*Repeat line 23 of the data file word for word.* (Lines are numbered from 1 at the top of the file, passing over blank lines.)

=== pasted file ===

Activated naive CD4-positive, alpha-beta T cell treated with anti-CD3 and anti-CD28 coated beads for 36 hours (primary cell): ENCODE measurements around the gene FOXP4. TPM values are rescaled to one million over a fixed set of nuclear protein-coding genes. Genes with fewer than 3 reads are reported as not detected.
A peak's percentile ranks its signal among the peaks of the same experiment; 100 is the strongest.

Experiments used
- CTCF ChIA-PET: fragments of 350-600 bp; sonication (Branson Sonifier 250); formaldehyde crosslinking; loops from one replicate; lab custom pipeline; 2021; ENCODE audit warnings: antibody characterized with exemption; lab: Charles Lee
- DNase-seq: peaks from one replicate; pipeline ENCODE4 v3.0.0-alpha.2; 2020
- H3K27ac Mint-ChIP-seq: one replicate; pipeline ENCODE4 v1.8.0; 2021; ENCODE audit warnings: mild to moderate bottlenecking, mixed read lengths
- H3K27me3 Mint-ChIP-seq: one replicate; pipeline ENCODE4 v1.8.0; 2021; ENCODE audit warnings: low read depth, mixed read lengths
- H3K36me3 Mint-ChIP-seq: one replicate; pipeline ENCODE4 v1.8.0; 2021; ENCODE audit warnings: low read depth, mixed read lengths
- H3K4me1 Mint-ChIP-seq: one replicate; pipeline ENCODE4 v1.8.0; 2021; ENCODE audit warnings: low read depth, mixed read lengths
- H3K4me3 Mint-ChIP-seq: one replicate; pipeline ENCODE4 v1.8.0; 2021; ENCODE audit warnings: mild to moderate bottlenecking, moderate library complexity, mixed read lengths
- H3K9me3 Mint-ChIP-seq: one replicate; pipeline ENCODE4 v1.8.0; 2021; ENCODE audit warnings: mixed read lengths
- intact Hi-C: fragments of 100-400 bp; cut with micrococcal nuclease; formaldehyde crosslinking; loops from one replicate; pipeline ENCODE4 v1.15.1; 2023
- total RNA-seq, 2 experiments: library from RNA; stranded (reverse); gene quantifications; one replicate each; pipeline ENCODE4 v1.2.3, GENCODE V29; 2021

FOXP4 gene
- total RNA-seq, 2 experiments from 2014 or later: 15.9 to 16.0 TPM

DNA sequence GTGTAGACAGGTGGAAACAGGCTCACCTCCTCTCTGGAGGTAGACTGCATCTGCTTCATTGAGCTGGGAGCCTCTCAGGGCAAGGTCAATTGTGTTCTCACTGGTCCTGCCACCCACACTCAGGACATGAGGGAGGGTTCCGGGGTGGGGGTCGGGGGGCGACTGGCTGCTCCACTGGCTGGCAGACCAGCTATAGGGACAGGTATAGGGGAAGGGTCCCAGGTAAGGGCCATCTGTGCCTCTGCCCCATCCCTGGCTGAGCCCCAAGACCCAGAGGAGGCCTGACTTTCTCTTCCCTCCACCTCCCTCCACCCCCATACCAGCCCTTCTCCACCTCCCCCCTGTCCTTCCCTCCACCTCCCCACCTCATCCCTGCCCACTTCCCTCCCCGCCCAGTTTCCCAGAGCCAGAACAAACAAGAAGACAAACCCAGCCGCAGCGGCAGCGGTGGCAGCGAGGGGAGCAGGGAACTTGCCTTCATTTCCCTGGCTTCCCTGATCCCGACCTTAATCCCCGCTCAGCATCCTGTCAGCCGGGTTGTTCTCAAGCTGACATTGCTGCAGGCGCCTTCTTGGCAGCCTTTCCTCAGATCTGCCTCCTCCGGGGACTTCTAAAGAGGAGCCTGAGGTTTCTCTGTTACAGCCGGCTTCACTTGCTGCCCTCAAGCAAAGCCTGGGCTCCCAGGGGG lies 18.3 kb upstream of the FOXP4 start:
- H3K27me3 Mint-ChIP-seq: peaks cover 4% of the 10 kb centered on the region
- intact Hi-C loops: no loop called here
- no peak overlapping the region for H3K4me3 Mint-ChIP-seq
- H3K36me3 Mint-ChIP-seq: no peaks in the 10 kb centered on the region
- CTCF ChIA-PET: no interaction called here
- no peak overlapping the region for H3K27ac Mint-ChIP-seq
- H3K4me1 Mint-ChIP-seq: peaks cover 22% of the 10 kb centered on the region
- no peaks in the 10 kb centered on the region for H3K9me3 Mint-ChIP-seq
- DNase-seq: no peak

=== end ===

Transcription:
- H3K4me1 Mint-ChIP-seq: peaks cover 22% of the 10 kb centered on the region